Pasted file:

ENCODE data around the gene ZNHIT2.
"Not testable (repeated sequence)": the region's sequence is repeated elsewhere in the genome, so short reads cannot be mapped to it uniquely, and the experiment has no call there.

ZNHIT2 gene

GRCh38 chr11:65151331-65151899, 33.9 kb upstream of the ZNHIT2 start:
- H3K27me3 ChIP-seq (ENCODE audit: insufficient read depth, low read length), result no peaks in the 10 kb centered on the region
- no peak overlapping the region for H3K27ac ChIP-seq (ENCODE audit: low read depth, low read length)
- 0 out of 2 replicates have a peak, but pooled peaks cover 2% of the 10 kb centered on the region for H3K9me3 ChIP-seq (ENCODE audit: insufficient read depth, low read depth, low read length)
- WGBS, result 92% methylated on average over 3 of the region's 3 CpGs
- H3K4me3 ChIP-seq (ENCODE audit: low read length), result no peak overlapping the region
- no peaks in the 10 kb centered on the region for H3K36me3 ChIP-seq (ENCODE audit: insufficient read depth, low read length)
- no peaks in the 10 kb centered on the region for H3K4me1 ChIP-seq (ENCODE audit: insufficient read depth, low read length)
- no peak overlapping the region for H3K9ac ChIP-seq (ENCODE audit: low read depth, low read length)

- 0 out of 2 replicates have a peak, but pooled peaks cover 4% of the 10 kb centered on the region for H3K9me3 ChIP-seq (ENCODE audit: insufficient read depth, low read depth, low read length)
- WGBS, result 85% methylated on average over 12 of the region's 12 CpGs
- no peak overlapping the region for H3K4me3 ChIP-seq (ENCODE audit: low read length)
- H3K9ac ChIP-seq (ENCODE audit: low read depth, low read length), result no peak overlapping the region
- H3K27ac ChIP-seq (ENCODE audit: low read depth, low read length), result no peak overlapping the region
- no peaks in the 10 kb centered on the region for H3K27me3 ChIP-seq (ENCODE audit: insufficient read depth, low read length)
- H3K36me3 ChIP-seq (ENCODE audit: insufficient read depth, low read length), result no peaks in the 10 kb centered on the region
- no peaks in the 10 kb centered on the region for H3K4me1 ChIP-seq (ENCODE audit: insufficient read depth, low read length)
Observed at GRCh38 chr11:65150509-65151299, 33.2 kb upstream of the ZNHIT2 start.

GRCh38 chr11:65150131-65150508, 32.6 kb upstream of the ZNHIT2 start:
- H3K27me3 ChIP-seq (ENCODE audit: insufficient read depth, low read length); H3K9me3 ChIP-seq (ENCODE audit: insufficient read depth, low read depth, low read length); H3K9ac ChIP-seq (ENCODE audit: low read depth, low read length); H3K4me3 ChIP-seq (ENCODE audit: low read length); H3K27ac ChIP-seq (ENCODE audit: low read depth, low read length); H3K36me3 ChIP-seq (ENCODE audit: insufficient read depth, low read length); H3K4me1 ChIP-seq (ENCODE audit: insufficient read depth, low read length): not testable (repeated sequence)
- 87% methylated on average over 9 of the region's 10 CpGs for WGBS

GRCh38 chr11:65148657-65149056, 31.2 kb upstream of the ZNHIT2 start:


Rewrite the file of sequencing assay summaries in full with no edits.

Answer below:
ENCODE data around the gene ZNHIT2.
"Not testable (repeated sequence)": the region's sequence is repeated elsewhere in the genome, so short reads cannot be mapped to it uniquely, and the experiment has no call there.

ZNHIT2 gene

GRCh38 chr11:65151331-65151899, 33.9 kb upstream of the ZNHIT2 start:
- H3K27me3 ChIP-seq (ENCODE audit: insufficient read depth, low read length), result no peaks in the 10 kb centered on the region
- no peak overlapping the region for H3K27ac ChIP-seq (ENCODE audit: low read depth, low read length)
- 0 out of 2 replicates have a peak, but pooled peaks cover 2% of the 10 kb centered on the region for H3K9me3 ChIP-seq (ENCODE audit: insufficient read depth, low read depth, low read length)
- WGBS, result 92% methylated on average over 3 of the region's 3 CpGs
- H3K4me3 ChIP-seq (ENCODE audit: low read length), result no peak overlapping the region
- no peaks in the 10 kb centered on the region for H3K36me3 ChIP-seq (ENCODE audit: insufficient read depth, low read length)
- no peaks in the 10 kb centered on the region for H3K4me1 ChIP-seq (ENCODE audit: insufficient read depth, low read length)
- no peak overlapping the region for H3K9ac ChIP-seq (ENCODE audit: low read depth, low read length)

- 0 out of 2 replicates have a peak, but pooled peaks cover 4% of the 10 kb centered on the region for H3K9me3 ChIP-seq (ENCODE audit: insufficient read depth, low read depth, low read length)
- WGBS, result 85% methylated on average over 12 of the region's 12 CpGs
- no peak overlapping the region for H3K4me3 ChIP-seq (ENCODE audit: low read length)
- H3K9ac ChIP-seq (ENCODE audit: low read depth, low read length), result no peak overlapping the region
- H3K27ac ChIP-seq (ENCODE audit: low read depth, low read length), result no peak overlapping the region
- no peaks in the 10 kb centered on the region for H3K27me3 ChIP-seq (ENCODE audit: insufficient read depth, low read length)
- H3K36me3 ChIP-seq (ENCODE audit: insufficient read depth, low read length), result no peaks in the 10 kb centered on the region
- no peaks in the 10 kb centered on the region for H3K4me1 ChIP-seq (ENCODE audit: insufficient read depth, low read length)
Observed at GRCh38 chr11:65150509-65151299, 33.2 kb upstream of the ZNHIT2 start.

GRCh38 chr11:65150131-65150508, 32.6 kb upstream of the ZNHIT2 start:
- H3K27me3 ChIP-seq (ENCODE audit: insufficient read depth, low read length); H3K9me3 ChIP-seq (ENCODE audit: insufficient read depth, low read depth, low read length); H3K9ac ChIP-seq (ENCODE audit: low read depth, low read length); H3K4me3 ChIP-seq (ENCODE audit: low read length); H3K27ac ChIP-seq (ENCODE audit: low read depth, low read length); H3K36me3 ChIP-seq (ENCODE audit: insufficient read depth, low read length); H3K4me1 ChIP-seq (ENCODE audit: insufficient read depth, low read length): not testable (repeated sequence)
- 87% methylated on average over 9 of the region's 10 CpGs for WGBS

GRCh38 chr11:65148657-65149056, 31.2 kb upstream of the ZNHIT2 start: